As I've continued to compose this new concerto over the summer, part of me has felt incredibly grateful for the fantastic collaboration I've had with Matt Gibson (the bassist who commissioned the piece). A good collaboration is incredibly essential to the writing process, especially when it comes to writing a new concerto. For this experience, my collaboration has only been with the performer (the sole commissioner), but more often than not, composers will also interact with the conductor of the new piece too since they are also vital to this process. Matt has been very open to try out some of the ideas I've had for the piece, and while some of them haven't worked, they've ultimately contributed to the learning process I've discovered in writing a double bass concerto. I've learned much more about this instrument than I previously knew before, and much of that has come from my collaboration with Matt.
Take, for example, the various extended techniques for the double bass. Standard ones, found in more contemporary music, include playing with the bow near the bridge or the fingerboard. Then there's others like the "seagull effect," a really cool variation of a string glissandi.
Essentially, the player produces an artificial harmonic at a very high position on the fingerboard, then performs a glissandi up and down the string without altering the finger position of their hand. The result is fluctuations of different glissandi constantly restarting through this one motion as the player moves through different fundamentals of the harmonic series (or various overtones and wavelengths at different pitches and octaves, but that opens up another large discussion). In application here, the resulting sound is like a seagull's cry.
An example of this effect is famously found in George Crumb's Vox Balance for Three Masked Players, played by the cello. David Biedenbender (whom I studied with back at Michigan State during my undergrad) also uses this technique for double bass to great effect in his recent work for wind ensemble Cyclotron. You can hear more of what the seagull effect sounds like 3 minutes into the video below:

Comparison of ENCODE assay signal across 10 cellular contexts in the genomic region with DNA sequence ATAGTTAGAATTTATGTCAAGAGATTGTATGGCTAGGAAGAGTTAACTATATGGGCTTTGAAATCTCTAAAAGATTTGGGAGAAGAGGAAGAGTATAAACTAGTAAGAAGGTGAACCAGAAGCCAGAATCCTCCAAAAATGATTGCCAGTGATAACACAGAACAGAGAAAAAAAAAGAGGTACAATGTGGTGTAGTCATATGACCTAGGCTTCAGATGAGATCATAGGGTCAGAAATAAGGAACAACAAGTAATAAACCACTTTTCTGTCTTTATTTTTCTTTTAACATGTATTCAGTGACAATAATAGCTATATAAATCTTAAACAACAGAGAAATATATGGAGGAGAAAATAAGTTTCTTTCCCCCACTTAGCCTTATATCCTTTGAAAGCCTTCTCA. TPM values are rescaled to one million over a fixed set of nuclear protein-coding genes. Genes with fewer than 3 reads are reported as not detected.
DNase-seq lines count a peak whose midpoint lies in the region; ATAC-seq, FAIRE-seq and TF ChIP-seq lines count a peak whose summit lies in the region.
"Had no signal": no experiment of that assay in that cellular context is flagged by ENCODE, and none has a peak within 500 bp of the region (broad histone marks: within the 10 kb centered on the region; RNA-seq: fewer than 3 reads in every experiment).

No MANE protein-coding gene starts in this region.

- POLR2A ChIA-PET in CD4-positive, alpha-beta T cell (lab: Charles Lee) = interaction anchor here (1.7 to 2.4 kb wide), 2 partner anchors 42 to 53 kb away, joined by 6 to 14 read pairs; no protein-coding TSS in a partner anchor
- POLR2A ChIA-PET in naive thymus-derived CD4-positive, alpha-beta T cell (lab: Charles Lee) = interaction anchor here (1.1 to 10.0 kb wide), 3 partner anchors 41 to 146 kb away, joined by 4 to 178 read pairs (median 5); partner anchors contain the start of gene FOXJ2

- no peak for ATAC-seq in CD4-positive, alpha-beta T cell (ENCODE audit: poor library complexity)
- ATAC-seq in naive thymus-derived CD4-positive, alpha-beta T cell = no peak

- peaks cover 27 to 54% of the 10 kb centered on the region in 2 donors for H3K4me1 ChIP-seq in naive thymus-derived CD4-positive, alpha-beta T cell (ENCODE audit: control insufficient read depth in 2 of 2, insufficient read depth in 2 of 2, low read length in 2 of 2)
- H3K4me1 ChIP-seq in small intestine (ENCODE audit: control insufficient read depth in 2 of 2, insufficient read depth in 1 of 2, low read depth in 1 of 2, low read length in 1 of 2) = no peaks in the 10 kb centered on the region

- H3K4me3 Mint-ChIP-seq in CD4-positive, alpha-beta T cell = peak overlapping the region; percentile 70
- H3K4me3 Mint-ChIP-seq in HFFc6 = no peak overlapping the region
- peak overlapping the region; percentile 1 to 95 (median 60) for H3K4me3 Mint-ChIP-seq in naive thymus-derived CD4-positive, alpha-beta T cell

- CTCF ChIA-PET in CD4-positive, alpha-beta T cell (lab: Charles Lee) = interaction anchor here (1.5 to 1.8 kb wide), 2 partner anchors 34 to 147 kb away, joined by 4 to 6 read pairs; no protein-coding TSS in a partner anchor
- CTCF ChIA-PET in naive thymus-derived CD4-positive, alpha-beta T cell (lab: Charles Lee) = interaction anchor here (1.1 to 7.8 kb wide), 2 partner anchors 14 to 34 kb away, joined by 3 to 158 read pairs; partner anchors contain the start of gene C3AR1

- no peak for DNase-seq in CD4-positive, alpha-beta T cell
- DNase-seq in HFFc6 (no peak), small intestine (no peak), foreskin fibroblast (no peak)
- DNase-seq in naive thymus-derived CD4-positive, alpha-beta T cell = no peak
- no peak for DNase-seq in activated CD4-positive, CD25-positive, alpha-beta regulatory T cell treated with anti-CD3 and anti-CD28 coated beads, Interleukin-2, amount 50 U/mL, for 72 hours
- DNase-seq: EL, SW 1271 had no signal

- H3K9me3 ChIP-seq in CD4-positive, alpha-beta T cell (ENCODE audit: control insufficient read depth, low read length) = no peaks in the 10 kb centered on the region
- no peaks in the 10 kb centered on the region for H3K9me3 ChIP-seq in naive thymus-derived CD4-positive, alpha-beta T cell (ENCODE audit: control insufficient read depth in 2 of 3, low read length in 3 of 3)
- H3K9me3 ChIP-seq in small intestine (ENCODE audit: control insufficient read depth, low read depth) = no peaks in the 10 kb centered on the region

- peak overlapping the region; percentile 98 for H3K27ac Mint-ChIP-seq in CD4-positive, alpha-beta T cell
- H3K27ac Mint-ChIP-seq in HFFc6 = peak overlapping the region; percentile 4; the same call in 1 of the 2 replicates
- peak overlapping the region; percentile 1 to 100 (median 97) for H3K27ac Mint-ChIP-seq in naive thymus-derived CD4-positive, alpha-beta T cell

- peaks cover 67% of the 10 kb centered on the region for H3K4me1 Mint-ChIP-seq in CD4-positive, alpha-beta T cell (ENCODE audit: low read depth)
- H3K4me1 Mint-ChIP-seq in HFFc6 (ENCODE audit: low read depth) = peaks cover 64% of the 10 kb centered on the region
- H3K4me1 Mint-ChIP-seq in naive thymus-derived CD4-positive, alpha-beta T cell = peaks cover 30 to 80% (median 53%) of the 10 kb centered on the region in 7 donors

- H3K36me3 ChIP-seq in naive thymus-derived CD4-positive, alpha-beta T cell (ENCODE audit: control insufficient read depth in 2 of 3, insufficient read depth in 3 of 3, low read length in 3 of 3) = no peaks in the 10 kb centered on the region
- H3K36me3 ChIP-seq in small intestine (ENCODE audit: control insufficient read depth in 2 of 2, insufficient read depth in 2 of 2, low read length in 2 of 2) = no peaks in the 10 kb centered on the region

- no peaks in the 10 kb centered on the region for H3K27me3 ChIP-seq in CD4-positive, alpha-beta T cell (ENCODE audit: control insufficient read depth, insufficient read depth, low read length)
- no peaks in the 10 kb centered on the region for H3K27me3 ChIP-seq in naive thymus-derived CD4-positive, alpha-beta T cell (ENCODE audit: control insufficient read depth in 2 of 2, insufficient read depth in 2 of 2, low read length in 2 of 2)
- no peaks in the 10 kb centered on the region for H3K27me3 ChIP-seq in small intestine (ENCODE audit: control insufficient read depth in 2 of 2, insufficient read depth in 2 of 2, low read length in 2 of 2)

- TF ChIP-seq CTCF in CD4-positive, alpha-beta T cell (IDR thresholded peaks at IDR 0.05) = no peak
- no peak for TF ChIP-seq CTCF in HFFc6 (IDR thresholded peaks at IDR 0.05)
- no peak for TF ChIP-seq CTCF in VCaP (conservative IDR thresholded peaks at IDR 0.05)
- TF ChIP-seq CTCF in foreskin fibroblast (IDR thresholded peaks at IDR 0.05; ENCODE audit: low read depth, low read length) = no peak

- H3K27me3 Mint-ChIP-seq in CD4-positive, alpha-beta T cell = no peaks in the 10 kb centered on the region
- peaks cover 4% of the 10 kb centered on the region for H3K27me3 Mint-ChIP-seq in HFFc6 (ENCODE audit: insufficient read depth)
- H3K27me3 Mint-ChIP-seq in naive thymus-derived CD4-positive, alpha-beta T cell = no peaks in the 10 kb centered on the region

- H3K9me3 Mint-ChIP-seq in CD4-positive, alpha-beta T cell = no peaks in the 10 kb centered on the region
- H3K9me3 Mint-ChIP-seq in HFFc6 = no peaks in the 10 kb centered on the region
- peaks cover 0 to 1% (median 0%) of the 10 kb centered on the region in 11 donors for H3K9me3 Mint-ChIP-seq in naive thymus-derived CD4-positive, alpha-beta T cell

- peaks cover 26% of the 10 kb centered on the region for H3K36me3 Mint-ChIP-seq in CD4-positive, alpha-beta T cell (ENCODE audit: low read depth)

Another technique common for all string players is "col legno", or to play with the wood of the bow on the string as opposed to the hairs. When a passage is marked like this, the player will naturally play off the string, or "battuto":
There have been several passages in the concerto that I wanted to try and have the player draw their bow on the string, or "tratto", but this ultimately doesn't work for several reasons. So as not to ruin their performance bows, players will tend to use practice bows for "col legno" passages because too much of this effect will damage the bow (especially for "tratto" passages). The effect produces more of a percussive, wooden sound as opposed to distinct pitches. For "tratto", this sounds ugly, and not in a good way. Thus, I'm only using "col legno" for a very few number of passages, and it's always off the string.
I'm glad they approve.
One extended technique Matt and I have discovered has, to my knowledge, rarely been used.
Why the question mark? We're still testing out the technique.
The Langlois effect was coined by Hector Berlioz in his 1844 treatise for instrumentation and orchestration. In his treatise, Berlioz writes that, during a particular performance, one of the bass players in Paris (named M. Langlois) "gripped the top string between his thumb and forefinger instead of pressing it against the fingerboard, and by going up high near the bridge, he obtained some extraordinary notes of high power."